Greater Works than the Son?

Some Bible passages are perplexing.  That may be an understatement. We wonder about some of them.  Like unruly children who cannot be harnessed and corralled these passages too are hard to handle.  When we have finished our daily chores and obligations we ponder them. Better than the illustration of unruly children we might think of them like a diamond we turn this way and that.  We study them to understand them.  But sometimes these passages leave us with more questions than answers…a lot more. John 14:12 is like that. Think about it, what does Jesus mean when he says, “[whoever] believes in me will also do the works that I do; and greater works than these will he do, because I am going to the Father.” We will do greater works than Jesus?  Is that what the Lord is saying?

Passages like this one wait for us at the end of the day.  They beckon us to ponder them after our daily duties.  They encourage us to probe and ponder. So, what does it mean? Well, we first must ask, what does it say?  So, what does it say? Our pondering must take in the context.  Context is a word made up of two Latin words.  “Con” doesn’t mean a shady character on the street corner but is an assimilated form of com meaning “together” or “with.”  And text is texere meaning “to weave.”  The context asks what is texts are woven together with the text under consideration?  And the answer to that is what took place on the evening of the Passover meal reported in John 13-17.

One important thing that has been told us by Jesus is that He is going to the Father’s house in order to prepare a room for us (John 14:2), which is to say, Christ, who is from the bosom of the Father (John 1:18), is returning to the Father and preparing a room for us in Him.  The word “room” also has the idea of remain or abide.  And so, Jesus is preparing a place for us to abide.  But strikingly, in John 14:24, Jesus says that He and the Father will come to us and make their home (or room) in us.  What is Jesus saying?  He is talking about our union with Him.  Thus, the context of our verses is to be set in our understanding of union with Christ.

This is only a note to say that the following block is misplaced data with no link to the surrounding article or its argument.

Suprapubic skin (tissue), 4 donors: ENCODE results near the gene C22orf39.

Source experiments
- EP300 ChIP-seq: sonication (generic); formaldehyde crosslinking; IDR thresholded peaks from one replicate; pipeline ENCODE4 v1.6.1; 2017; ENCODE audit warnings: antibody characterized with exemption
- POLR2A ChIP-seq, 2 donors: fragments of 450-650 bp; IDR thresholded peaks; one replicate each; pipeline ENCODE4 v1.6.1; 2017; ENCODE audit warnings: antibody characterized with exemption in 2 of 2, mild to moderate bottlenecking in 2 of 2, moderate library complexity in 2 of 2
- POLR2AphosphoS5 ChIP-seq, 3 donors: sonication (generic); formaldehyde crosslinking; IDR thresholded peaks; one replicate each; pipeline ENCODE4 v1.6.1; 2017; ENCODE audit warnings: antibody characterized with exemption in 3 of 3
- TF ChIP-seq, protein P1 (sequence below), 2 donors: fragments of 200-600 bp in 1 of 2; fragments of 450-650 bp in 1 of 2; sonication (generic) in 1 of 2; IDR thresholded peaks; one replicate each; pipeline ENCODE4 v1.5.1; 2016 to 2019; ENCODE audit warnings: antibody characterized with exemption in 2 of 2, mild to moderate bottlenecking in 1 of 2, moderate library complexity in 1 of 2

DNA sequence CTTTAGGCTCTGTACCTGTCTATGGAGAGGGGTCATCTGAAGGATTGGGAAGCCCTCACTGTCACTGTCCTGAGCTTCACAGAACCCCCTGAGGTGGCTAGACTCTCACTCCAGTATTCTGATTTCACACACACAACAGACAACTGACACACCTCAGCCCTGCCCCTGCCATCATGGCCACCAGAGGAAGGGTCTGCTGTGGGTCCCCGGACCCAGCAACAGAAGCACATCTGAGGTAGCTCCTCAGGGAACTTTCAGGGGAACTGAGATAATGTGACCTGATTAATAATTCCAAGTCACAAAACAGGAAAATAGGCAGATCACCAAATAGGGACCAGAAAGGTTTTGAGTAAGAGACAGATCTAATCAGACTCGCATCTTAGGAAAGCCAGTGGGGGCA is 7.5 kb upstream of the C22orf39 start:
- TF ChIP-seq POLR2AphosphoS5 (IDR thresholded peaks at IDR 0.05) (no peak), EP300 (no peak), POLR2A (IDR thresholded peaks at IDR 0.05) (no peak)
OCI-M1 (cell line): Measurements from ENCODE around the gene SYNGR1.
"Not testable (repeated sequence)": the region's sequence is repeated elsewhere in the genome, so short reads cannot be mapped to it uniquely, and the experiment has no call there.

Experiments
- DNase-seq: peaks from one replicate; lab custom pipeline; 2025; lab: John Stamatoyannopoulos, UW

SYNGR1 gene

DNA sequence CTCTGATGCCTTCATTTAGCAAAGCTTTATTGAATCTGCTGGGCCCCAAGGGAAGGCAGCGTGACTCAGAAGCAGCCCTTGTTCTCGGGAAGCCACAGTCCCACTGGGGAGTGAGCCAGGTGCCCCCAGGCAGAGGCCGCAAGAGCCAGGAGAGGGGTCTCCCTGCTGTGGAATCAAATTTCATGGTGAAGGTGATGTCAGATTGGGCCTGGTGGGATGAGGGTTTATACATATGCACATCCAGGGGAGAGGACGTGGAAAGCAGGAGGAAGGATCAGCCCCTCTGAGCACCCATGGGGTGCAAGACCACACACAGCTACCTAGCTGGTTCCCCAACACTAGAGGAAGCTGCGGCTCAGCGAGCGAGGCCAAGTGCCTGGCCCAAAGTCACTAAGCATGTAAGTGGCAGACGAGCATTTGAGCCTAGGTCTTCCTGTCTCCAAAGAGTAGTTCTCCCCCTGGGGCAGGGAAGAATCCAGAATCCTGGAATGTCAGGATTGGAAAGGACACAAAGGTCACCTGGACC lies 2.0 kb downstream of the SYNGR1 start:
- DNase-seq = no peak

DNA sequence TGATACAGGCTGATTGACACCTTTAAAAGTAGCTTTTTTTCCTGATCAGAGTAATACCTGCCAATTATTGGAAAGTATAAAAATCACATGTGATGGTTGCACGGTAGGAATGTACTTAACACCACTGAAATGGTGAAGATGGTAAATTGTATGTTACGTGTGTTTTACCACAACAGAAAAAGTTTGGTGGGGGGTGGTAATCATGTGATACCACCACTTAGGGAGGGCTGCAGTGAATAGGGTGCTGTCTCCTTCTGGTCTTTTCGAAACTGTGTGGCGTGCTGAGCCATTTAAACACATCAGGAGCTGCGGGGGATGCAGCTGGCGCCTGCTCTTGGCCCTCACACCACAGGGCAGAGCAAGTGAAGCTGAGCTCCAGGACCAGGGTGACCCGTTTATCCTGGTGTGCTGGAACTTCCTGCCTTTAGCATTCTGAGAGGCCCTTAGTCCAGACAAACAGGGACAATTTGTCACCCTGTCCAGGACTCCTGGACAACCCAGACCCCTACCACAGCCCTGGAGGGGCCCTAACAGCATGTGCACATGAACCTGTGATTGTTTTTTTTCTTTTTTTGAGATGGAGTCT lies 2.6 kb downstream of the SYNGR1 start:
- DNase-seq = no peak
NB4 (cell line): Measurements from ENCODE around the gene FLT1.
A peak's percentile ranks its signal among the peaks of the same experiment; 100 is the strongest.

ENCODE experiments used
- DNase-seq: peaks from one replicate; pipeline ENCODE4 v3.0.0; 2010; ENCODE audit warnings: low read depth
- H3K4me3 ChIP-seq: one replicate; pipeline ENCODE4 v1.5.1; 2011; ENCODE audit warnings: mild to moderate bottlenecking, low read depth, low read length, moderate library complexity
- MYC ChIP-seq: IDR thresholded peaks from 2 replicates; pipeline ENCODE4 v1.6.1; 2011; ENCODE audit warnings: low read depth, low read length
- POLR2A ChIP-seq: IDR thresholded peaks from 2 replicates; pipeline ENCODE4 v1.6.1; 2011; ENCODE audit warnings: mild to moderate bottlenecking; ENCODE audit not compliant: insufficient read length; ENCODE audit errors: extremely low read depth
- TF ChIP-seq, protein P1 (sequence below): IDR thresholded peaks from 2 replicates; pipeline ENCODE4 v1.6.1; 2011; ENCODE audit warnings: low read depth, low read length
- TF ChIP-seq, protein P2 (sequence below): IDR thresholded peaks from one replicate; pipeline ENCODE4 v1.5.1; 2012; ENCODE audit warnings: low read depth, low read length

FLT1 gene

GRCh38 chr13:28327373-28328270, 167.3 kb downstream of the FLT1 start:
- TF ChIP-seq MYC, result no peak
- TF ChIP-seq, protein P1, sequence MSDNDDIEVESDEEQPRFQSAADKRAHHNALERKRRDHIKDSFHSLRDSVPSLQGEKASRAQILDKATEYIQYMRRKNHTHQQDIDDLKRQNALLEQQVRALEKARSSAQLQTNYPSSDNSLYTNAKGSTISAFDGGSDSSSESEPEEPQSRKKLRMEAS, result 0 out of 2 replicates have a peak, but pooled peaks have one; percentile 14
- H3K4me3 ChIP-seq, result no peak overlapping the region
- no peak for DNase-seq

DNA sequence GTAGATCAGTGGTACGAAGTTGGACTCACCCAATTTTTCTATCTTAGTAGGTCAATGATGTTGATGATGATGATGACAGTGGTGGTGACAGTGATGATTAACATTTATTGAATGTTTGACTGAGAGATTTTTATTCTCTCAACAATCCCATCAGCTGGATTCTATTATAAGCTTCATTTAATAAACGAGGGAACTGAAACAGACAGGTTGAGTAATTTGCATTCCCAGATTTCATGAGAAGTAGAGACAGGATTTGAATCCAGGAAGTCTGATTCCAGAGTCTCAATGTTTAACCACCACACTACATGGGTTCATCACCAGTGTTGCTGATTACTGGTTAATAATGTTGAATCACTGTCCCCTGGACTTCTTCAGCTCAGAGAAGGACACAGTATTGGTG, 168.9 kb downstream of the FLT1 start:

So, when Jesus says we will do greater works than “these” because “I am going to the Father” he means that the greater works will be done by virtue of His being united to us.  Once we understand that we begin to realize that this text is not a comparison between Jesus’ earthly works and our earthly works.  No!  This is a comparison between Jesus’ pre-glory work in the incarnation and His post-glory activity through union with His body the church.  Thus understood, the prayers that we pray (v. 13-14) are not for the purpose of seeking our own good but that Christ might “do” in answer to them and in so doing the “Father may be gloried in the Son” and in His doing. 

Consequently, when Jesus says to the Disciples in John 14:15, “If you love me, you will keep my commandments,” what He is saying is, if you are united to Me, then you will do greater works.  But not only that, Jesus has not left us orphans but has provided us another Helper, the Holy Spirit, that we might engage in these greater post-glory works that will bring glory to the Father and Son.  That is certainly a lot to ponder.

Jeffrey A Stivason (Ph.D. Westminster Theological Seminary) is pastor of Grace Reformed Presbyterian Church in Gibsonia, PA.  He has recently been appointed Professor of New Testament Studies at the Reformed Presbyterian Theological Seminary in Pittsburgh, PA. Jeff is also an online instructor for Westminster Theological Seminary. Jeff is the author of From Inscrutability to Concursus (P&R), he has contributed to The Jonathan Edwards Encyclopedia (Eerdmans) and is the Senior Editor of Place for Truth an online magazine for the Alliance of Confessing Evangelicals.

Jeffrey Stivason